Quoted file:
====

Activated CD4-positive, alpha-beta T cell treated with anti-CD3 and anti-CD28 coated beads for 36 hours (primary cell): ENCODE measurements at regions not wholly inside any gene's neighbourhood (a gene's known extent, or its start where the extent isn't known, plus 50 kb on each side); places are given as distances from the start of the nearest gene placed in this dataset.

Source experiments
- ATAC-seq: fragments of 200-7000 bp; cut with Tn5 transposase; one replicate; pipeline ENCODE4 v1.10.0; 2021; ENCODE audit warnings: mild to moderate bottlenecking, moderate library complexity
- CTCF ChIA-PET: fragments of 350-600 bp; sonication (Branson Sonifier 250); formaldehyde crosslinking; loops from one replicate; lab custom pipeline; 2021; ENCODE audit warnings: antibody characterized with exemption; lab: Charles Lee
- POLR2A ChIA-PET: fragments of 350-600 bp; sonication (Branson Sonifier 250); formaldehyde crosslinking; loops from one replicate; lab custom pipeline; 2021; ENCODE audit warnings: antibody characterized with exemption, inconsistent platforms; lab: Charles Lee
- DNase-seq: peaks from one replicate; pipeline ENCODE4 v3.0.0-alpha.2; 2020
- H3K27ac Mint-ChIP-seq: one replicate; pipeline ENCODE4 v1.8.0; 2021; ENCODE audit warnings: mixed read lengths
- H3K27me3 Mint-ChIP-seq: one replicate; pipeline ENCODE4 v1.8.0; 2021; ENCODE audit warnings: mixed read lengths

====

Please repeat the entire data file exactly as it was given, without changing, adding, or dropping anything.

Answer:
Activated CD4-positive, alpha-beta T cell treated with anti-CD3 and anti-CD28 coated beads for 36 hours (primary cell): ENCODE measurements at regions not wholly inside any gene's neighbourhood (a gene's known extent, or its start where the extent isn't known, plus 50 kb on each side); places are given as distances from the start of the nearest gene placed in this dataset.

Source experiments
- ATAC-seq: fragments of 200-7000 bp; cut with Tn5 transposase; one replicate; pipeline ENCODE4 v1.10.0; 2021; ENCODE audit warnings: mild to moderate bottlenecking, moderate library complexity
- CTCF ChIA-PET: fragments of 350-600 bp; sonication (Branson Sonifier 250); formaldehyde crosslinking; loops from one replicate; lab custom pipeline; 2021; ENCODE audit warnings: antibody characterized with exemption; lab: Charles Lee
- POLR2A ChIA-PET: fragments of 350-600 bp; sonication (Branson Sonifier 250); formaldehyde crosslinking; loops from one replicate; lab custom pipeline; 2021; ENCODE audit warnings: antibody characterized with exemption, inconsistent platforms; lab: Charles Lee
- DNase-seq: peaks from one replicate; pipeline ENCODE4 v3.0.0-alpha.2; 2020
- H3K27ac Mint-ChIP-seq: one replicate; pipeline ENCODE4 v1.8.0; 2021; ENCODE audit warnings: mixed read lengths
- H3K27me3 Mint-ChIP-seq: one replicate; pipeline ENCODE4 v1.8.0; 2021; ENCODE audit warnings: mixed read lengths